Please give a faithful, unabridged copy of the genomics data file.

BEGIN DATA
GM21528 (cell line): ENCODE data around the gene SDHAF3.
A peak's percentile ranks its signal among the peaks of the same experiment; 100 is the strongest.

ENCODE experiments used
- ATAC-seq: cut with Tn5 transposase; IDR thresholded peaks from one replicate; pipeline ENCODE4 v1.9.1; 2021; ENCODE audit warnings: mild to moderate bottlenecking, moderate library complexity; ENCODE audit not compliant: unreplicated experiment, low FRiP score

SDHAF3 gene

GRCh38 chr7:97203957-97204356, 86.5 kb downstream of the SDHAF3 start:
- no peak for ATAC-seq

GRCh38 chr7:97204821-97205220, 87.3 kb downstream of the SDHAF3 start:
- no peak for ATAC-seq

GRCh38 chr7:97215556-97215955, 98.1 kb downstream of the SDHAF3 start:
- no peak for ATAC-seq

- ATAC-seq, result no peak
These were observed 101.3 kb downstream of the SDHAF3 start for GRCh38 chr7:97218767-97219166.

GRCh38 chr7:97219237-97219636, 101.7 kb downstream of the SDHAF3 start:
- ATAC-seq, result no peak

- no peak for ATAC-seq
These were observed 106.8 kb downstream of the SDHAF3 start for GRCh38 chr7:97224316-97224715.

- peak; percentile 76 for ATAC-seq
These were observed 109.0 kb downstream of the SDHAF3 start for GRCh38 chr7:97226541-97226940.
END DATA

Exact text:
GM21528 (cell line): ENCODE data around the gene SDHAF3.
A peak's percentile ranks its signal among the peaks of the same experiment; 100 is the strongest.

ENCODE experiments used
- ATAC-seq: cut with Tn5 transposase; IDR thresholded peaks from one replicate; pipeline ENCODE4 v1.9.1; 2021; ENCODE audit warnings: mild to moderate bottlenecking, moderate library complexity; ENCODE audit not compliant: unreplicated experiment, low FRiP score

SDHAF3 gene

GRCh38 chr7:97203957-97204356, 86.5 kb downstream of the SDHAF3 start:
- no peak for ATAC-seq

GRCh38 chr7:97204821-97205220, 87.3 kb downstream of the SDHAF3 start:
- no peak for ATAC-seq

GRCh38 chr7:97215556-97215955, 98.1 kb downstream of the SDHAF3 start:
- no peak for ATAC-seq

- ATAC-seq, result no peak
These were observed 101.3 kb downstream of the SDHAF3 start for GRCh38 chr7:97218767-97219166.

GRCh38 chr7:97219237-97219636, 101.7 kb downstream of the SDHAF3 start:
- ATAC-seq, result no peak

- no peak for ATAC-seq
These were observed 106.8 kb downstream of the SDHAF3 start for GRCh38 chr7:97224316-97224715.

- peak; percentile 76 for ATAC-seq
These were observed 109.0 kb downstream of the SDHAF3 start for GRCh38 chr7:97226541-97226940.